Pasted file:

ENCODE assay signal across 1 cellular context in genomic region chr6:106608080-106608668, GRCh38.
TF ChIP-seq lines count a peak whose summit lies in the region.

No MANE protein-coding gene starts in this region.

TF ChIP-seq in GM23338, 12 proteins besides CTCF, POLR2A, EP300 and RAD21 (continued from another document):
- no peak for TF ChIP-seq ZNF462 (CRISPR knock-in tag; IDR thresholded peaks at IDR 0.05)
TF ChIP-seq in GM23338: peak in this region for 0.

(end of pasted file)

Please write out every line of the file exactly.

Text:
ENCODE assay signal across 1 cellular context in genomic region chr6:106608080-106608668, GRCh38.
TF ChIP-seq lines count a peak whose summit lies in the region.

No MANE protein-coding gene starts in this region.

TF ChIP-seq in GM23338, 12 proteins besides CTCF, POLR2A, EP300 and RAD21 (continued from another document):
- no peak for TF ChIP-seq ZNF462 (CRISPR knock-in tag; IDR thresholded peaks at IDR 0.05)
TF ChIP-seq in GM23338: peak in this region for 0.